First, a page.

What should be in your flood survival kit
Sometimes, Uber and Grab won't be able to save you
Jul 4, 2017
We’ve been having rainy afternoons and evenings, and it won’t be long until the typhoon-after-typhoon season. The latest tropical storm called Emong just got out of the Philippine Area of Responsibility yesterday, but southwest monsoon or hanging habagat will continue to disturb the country and our plans for the day.
If your office or university is terribly located in a flood-prone area and you don’t dismiss the idea that someday you’ll get stranded for some time there, it’s best to prepare for it now. Take preventive measures.
Here are some things that should be in your emergency kit in case you get stranded:
Food stash and bottled water
You can’t always get a delivery from a fast food place, so keep a stash of food and bottled water. Stock up on easy-open canned items that you can keep for a long time and will require minimal preparation. Check for expiry dates. Also keep in mind that salty and savory food make you thirsty so try to avoid them.
Don’t forget to replenish immediately once you’ve consumed some of them.
First aid kit
Basic first aid kit will do: Band-Aids, gauze, elastic wrap bandages, cotton balls, alcohol, a pair of scissors, safety pins, adhesive tape, ice pack, anti-allergy meds, antibiotics, and antacids.
Phone charger and power bank
Our mobile phones are not just vanities anymore. Keep your batteries full so you can get updates from family and friends about the situation, or if you have access, go online for reliable sources.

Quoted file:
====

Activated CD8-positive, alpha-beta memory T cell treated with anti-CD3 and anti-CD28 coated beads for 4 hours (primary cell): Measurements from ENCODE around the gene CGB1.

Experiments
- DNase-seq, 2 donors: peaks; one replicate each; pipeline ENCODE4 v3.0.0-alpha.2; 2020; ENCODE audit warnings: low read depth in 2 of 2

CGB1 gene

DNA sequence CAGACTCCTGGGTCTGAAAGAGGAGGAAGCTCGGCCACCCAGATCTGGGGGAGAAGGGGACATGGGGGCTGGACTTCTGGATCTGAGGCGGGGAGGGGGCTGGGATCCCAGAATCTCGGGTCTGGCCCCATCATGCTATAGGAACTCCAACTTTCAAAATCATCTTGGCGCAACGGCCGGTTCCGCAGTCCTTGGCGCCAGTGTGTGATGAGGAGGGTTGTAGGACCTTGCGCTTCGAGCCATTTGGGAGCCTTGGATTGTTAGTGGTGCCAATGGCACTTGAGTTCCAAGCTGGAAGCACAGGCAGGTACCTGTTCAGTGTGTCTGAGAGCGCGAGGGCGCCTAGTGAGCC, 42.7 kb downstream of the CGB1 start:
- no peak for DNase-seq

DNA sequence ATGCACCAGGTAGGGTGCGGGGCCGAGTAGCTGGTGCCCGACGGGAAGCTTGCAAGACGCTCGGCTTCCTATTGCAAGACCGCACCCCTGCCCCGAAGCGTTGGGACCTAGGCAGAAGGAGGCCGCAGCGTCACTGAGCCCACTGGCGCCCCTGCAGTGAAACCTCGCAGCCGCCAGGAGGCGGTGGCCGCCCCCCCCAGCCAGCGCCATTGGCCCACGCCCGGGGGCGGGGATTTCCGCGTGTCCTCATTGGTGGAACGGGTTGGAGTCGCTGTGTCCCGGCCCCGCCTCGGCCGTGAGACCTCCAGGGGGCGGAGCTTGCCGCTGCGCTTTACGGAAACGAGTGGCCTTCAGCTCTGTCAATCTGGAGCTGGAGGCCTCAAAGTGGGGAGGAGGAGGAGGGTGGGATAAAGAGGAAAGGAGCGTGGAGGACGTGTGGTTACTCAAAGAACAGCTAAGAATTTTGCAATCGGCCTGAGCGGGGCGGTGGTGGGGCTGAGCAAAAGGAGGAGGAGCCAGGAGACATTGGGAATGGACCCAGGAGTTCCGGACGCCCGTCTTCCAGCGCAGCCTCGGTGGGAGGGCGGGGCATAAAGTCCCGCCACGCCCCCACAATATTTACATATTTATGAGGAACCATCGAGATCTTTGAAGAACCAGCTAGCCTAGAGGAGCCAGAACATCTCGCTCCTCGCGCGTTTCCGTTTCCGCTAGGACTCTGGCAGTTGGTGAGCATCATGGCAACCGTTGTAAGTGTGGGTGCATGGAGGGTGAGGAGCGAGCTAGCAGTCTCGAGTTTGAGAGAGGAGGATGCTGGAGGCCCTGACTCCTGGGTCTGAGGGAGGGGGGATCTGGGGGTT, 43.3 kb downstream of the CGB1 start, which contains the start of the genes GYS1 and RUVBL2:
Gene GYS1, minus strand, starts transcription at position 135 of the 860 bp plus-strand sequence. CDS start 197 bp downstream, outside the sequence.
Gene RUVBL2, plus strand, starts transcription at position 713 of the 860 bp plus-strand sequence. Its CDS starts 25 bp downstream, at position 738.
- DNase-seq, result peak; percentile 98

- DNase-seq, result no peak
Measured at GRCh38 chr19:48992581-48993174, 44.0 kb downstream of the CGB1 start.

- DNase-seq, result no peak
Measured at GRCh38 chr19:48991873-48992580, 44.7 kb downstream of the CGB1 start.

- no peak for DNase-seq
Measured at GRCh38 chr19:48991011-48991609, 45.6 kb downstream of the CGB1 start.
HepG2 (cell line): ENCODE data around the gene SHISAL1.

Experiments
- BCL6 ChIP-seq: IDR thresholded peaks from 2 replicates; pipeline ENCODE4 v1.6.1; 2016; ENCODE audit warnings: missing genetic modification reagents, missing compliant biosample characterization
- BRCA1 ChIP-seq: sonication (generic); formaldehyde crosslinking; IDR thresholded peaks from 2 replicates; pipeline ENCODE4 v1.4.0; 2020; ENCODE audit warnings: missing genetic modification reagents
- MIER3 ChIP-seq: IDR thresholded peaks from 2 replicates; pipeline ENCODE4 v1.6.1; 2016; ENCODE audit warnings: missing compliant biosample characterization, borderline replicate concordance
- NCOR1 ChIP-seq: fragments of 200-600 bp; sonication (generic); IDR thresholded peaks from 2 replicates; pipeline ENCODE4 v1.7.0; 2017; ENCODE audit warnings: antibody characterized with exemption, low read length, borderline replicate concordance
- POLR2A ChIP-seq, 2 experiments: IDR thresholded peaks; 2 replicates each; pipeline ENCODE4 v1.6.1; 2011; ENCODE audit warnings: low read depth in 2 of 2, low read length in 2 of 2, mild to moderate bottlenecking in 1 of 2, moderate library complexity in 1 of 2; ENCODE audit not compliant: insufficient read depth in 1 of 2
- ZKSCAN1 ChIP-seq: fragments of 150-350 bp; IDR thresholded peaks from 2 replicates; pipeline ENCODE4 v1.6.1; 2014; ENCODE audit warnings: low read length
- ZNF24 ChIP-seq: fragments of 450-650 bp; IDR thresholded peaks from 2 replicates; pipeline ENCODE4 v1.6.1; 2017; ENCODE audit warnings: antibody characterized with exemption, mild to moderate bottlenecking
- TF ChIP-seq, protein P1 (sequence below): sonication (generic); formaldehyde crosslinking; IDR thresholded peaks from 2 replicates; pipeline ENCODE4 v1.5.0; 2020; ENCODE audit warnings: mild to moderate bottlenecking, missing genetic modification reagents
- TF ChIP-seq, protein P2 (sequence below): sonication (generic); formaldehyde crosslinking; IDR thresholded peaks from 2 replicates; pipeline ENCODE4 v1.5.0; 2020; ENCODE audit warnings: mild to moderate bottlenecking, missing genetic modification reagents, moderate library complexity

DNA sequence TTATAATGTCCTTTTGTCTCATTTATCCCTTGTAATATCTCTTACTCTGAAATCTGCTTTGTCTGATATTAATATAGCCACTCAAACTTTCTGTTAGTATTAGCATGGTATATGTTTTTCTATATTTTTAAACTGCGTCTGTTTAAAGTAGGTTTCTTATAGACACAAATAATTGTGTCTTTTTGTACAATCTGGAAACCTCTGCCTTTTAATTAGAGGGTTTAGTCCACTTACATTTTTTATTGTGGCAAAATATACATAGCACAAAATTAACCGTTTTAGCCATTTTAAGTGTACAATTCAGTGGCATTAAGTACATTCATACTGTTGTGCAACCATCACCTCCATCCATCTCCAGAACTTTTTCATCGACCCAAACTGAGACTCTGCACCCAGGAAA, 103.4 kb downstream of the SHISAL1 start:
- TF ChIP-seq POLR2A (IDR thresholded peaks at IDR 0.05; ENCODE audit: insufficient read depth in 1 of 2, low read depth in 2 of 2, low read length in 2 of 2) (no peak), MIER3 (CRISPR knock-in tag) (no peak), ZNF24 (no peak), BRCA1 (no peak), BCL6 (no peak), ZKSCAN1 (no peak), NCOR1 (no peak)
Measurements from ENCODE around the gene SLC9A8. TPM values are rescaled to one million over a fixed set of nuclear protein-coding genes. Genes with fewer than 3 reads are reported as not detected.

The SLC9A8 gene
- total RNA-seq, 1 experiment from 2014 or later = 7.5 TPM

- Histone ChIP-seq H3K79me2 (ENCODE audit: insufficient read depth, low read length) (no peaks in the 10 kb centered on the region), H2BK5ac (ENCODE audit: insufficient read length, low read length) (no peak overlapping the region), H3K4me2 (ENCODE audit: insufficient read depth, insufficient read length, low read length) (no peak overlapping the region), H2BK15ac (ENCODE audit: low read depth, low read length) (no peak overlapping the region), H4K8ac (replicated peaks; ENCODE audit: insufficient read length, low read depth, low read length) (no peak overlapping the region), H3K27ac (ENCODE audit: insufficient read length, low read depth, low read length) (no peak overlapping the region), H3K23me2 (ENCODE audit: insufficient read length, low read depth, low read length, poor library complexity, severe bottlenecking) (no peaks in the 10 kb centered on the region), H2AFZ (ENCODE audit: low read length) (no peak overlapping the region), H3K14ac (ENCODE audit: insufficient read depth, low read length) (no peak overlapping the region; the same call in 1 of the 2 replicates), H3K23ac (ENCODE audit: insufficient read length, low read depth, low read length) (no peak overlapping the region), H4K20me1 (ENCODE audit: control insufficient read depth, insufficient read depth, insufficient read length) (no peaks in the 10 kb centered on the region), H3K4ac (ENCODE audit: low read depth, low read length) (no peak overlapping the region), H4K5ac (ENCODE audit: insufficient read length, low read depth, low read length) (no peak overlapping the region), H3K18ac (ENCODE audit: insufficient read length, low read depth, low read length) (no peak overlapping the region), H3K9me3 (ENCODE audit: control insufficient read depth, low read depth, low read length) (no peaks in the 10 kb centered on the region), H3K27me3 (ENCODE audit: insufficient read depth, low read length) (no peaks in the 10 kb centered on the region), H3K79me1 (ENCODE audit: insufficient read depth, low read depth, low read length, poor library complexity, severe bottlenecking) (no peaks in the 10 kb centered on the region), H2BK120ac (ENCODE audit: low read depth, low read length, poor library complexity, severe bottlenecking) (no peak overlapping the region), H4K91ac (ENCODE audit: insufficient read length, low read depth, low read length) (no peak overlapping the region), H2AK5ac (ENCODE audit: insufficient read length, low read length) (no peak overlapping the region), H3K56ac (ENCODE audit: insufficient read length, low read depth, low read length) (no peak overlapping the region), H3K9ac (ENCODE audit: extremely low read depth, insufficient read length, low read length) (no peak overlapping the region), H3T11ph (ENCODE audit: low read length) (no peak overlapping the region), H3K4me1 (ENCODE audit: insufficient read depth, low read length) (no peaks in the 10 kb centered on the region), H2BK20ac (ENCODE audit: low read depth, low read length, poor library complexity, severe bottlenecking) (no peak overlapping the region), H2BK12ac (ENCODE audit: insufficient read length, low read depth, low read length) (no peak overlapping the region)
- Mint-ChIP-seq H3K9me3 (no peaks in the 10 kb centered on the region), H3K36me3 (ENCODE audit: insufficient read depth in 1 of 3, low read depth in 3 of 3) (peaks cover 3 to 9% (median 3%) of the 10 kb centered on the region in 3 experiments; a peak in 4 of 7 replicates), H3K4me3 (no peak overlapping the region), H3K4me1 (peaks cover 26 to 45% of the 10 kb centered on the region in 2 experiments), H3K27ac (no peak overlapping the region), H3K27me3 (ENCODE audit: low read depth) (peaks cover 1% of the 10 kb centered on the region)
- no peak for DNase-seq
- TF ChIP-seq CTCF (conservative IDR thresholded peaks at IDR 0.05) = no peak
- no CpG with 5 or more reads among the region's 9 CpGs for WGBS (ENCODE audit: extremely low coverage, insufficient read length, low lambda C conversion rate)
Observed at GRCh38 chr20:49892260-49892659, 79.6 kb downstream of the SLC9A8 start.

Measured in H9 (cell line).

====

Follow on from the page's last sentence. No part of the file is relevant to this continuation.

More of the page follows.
Save the hotline of the nearest police or fire station in your phone too, in case the circumstance gets out of hand.
Clothes and toiletries
You may not get wet during your stay but you’ll regret if you didn’t include clothes and toiletries in your kit. Aside from extra tops and pants, pack thermal wear and underwear also. Also secure sanitary napkins a space in your bag in addition to soap, toothpaste, and tissue paper.
Flashlight and whistle
As we want to conserve our phone batteries, bring a flashlight and extra batteries to help you move in the night, especially if the power is out. Also include candles, waterproof matches, and a whistle in case of a next level misfortune.
Boots, raincoat, umbrella
If you don’t really want to get stranded or already think it’s already safe to go outside and brave the rain and flood, equip yourself with knee-high rubber boots, a raincoat or/and an umbrella. Make sure that they are durable enough to stay with you through thick and thin.
Photos courtesy of Pixabay.com and Inquirer.net
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